Sunday, November 16, 2008

CUT Wolfgang Puck Beverly Hills

American Wagyu steaks on top and Japanese Wagyu below

With a stack of steaks like that, who needs the obligatory exterior photo of the restaurant. My trip to CUT was about one thing--meat.


One of my first upscale dinners was at Spago. I knew Wolfgang Puck before I was serious about food; he's in every supermarket. But I didn't choose Cut as my LA steakhouse of choice for him, I was chasing CUT's one Michelin Star.

The restaurant was designed by Richard Meier, architect for the Getty Center, but for all his renown, I thought the restaurant wasn't especially eye-catching. Clean lines and bright whites gave the place a modern look, but maybe I just don't appreciate design at a high enough level. I started with several cheese breadsticks that resembled crackers in crunch. They were narrow and heavily seasoned; I'd be much more inclined to call them crackersticks. The pretzel bread and four gougeres were also excellent starters.

Having just come from a beeftastic dinner at Totoraku, I didn't know how I could handle this much beef in such a short time. Of course that didn't deter me from ordering the veal tongue with salsa verde, artichokes, cannelli beans and basalmic vinegar. The flavor of the veal was much less pronounced than the tongue at Secret Beef for obvious reasons, but it had a tenderness that resembled a filet more than tongue. The only drawback from this dish was the awkward service temperature. The menu had called this "warm veal tongue" and it indeed came out lukewarm. I'm not sure what this accomplished besides confusing my tongue.

Veal tongue

So what steak did I choose for my steakhouse dinner? I was actually on a budget, considering this was a work-related meal, so I opted out of the Wagyu and went for the 35 day dry-aged 10 oz ribeye. Afterward, Kevin told me I should've had the Wagyu instead, but I felt like the raw beef flavor would be overwhelmed by the fat of a Wagyu cow. Especially if I'm eating a whole steak, I'd rather not eat that much Kobe beef. My steak turned out extremely well; I daresay the best steak in my life. A crispy crust of flavors surrounded a juicy interior of medium-rare. The key to the aging process is the concentration of beefiness, something I didn't want masked by fat. Knowing that however, I should've gone with a NY strip or something less fatty than a ribeye. I just can't say no to a ribeye though.

Meat isn't very photogenic

After the meat, we received two petite fours with the check. The ginger and Jack Daniels had little ginger or Jack, but plenty of indulgent chocolate. I enjoyed the cashew caramel much more, although I felt like a dog eating peanut butter as a chewed through that thing.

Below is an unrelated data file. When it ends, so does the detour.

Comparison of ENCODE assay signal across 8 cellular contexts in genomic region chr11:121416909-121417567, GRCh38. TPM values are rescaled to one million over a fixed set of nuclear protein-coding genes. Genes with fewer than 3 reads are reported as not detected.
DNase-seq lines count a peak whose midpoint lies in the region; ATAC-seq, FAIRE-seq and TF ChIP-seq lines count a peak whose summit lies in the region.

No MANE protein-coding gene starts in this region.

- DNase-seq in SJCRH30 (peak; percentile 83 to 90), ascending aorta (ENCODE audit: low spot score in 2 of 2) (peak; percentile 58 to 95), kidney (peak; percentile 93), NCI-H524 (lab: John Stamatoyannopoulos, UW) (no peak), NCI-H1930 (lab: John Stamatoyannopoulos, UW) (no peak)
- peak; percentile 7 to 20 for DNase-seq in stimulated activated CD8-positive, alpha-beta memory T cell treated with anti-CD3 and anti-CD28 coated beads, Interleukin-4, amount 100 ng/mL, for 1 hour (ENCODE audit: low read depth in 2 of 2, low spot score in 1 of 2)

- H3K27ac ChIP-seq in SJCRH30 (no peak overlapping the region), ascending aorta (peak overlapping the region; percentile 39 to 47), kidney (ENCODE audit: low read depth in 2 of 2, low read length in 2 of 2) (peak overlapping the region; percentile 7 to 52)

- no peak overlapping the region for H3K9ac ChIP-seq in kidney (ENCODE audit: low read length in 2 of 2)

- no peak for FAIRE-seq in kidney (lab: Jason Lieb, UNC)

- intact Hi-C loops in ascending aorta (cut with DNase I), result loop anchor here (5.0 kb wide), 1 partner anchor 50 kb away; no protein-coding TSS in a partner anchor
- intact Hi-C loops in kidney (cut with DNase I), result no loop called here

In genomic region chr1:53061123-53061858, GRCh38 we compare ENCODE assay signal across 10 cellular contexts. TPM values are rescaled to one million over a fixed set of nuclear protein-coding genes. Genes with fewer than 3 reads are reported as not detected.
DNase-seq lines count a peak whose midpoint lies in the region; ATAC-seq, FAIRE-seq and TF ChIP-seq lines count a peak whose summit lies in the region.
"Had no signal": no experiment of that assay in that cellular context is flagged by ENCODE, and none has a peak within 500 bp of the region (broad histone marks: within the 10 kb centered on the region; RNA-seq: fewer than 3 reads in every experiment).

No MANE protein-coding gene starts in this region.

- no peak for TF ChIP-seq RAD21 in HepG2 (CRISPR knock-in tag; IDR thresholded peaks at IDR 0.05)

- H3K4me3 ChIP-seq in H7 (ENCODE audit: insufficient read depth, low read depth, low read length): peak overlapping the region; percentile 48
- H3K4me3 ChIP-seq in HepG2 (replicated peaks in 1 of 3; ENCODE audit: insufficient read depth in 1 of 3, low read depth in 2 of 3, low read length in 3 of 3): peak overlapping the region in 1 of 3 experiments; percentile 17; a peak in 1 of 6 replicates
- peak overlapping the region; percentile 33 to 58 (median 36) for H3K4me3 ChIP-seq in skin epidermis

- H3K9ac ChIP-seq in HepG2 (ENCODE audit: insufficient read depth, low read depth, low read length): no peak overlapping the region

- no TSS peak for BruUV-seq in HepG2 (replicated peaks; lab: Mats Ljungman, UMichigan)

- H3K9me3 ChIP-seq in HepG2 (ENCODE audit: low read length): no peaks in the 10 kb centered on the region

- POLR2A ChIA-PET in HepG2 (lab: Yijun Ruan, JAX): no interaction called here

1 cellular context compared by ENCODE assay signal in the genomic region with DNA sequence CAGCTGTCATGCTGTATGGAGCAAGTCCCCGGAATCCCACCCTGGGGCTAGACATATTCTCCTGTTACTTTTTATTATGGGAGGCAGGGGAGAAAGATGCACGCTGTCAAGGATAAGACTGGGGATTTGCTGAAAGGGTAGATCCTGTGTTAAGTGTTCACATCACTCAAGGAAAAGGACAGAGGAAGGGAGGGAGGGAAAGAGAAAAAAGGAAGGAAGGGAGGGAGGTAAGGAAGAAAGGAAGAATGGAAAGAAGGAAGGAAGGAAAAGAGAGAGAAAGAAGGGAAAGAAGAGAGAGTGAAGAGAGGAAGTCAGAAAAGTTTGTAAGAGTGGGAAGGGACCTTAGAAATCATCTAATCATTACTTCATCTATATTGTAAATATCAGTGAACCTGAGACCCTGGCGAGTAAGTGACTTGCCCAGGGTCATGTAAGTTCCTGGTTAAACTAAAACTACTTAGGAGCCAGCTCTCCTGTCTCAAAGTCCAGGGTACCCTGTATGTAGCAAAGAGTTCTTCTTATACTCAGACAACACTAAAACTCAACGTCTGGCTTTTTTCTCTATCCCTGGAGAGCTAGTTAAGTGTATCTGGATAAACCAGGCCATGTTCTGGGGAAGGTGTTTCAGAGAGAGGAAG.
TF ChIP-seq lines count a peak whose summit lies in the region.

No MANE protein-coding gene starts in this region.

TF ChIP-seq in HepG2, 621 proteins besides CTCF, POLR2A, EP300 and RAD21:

Cashew caramel

Ginger Jack Daniels

While I never like ordering steak at restaurants because they are typically overpriced, I'll make exceptions for places like CUT. A great steak is truly marvelous, even for $66.

Beverly Wilshire Four Seasons Hotel
9500 Wilshire Blvd
Beverly Hills, 90212
$40-80 a steak


Mike said...

I had a strikingly similar experience to you a few months back, also eating at CUT on a budget. How I wish I didn't have a budget!

I adored the veal tongue but sadly found the much praised bone marrow not really my taste. It was certainly very good, but after reading so much about it I had set the bar too high. My fault.

I tried two cuts of beef, one Illinois and one Nebraska raised. I believe they also had a Kansas one at the time. Out of the two I preferred the Illinois if I recall correctly.

I don't know if CUT is overpriced for what it is, having Puck's name associated with it, but it was certainly one of the better meals I've had in recent memory.

kevinEats said...

The key at CUT is to go with several other people and order all four types of steaks, thus being able to experience their similarities and differences. On my last trip, we are able to compare the the four variations of NY Strip. See:

Aaron said...

@Mike I was looking for your review on AskMen. Can you post a link?

@Kevin Of course you eat in much higher style than me

Frequent Traveler said...

I'm to go there for dinner in a few weeks... I'm normally an enthusiastic meat lover of carpaccio, tartare and filet mignon. We shall see...

Epicuryan said...

I haven't been back there in a while. I do think the dry aged beef is probably the best choice for a true steak lover.

Aaron said...

Ryan: Yes, the dry-aged beef is truly pristine for the beef lover. My experience with Wagyu is that it's almost too fatty. With beef, I want to taste more of the cow. Therefore, sometimes I prefer an Angus over a Wagyu steak